Question 2:

Fernando Trueba's film Belle Epoque and Pedro Almodovar's Women on the Verge of a Nervous Breakdown are both very different from the traditional concept of family, considering that they bring forth elements that are at least controversial. The two directors have intended their motion pictures to present audiences with alternatives to soap opera-like families that are rather conventional and that experience normal events (even when they express stressing situations).

Choosing a commonly discussed topic involving a farmer's daughter to serve as a basis for his movie, Trueba uses the concept and elaborates on it making it more vivid and much more complex. The farmer in this situation has four daughters and each of them is anything but normal, given that Fernando, the protagonist, finds that it is virtually impossible for him to form a connection with any of the girls that he initially develops affection for. Fernando rapidly discovers that he is not just a simple traveler whom the locals welcome in their household and that there is much more to the situation than it initially appears.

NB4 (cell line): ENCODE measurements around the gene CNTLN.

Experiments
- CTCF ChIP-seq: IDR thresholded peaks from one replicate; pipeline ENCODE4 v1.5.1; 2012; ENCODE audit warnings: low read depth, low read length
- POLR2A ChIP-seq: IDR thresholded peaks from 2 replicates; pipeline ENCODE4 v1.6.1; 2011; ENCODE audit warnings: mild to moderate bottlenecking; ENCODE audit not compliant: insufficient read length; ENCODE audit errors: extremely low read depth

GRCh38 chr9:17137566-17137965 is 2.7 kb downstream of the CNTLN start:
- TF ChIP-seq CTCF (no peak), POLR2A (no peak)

The lead character's importance is slowly but surely diminished as the girls express their lack of interest in him. As the storyline progresses, one is likely to get the feeling that Fernando is little more than a toy in the hands of Clara, Violeta and Rocio and that he is no longer the courageous adventurer he appeared to be in the beginning of the motion picture.

Trueba is most probably determined to present the vulnerability of some of the most cherished institutions that exists. The moment when Fernando is shown being at the mercy of two soldiers who end up dying several seconds later emphasizes the fragility of warfare and the irony standing behind every major disagreement.

With the girls' mother herself being a free-spirited individual determined to act in accordance with her self-interest, it becomes obvious why the family is so different from a conventional one and why each of the girls has a particularity that one is not likely to find in normal people.

Even though the girls have wonderful personalities, they are often reprimanded as a result of their gender. Roccio's situation concerning her potential marriage with Juanito is particularly interesting because she is reluctant to get married because of the… [END OF PREVIEW] . . . READ MORE